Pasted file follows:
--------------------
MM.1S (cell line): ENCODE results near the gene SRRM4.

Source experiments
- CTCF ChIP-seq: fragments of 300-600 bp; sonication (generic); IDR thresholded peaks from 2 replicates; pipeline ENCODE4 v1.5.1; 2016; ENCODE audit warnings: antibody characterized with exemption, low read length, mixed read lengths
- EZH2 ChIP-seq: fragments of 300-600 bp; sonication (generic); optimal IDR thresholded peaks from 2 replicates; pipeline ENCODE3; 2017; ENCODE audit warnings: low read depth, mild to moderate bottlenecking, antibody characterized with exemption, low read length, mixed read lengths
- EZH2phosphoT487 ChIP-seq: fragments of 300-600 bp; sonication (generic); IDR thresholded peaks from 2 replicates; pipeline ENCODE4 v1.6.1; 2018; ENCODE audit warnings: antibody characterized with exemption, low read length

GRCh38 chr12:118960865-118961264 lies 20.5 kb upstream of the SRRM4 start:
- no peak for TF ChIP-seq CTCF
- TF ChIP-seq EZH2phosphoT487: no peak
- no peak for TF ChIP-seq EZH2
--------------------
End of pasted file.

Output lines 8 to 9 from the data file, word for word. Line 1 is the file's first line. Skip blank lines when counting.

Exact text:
- TF ChIP-seq EZH2phosphoT487: no peak
- no peak for TF ChIP-seq EZH2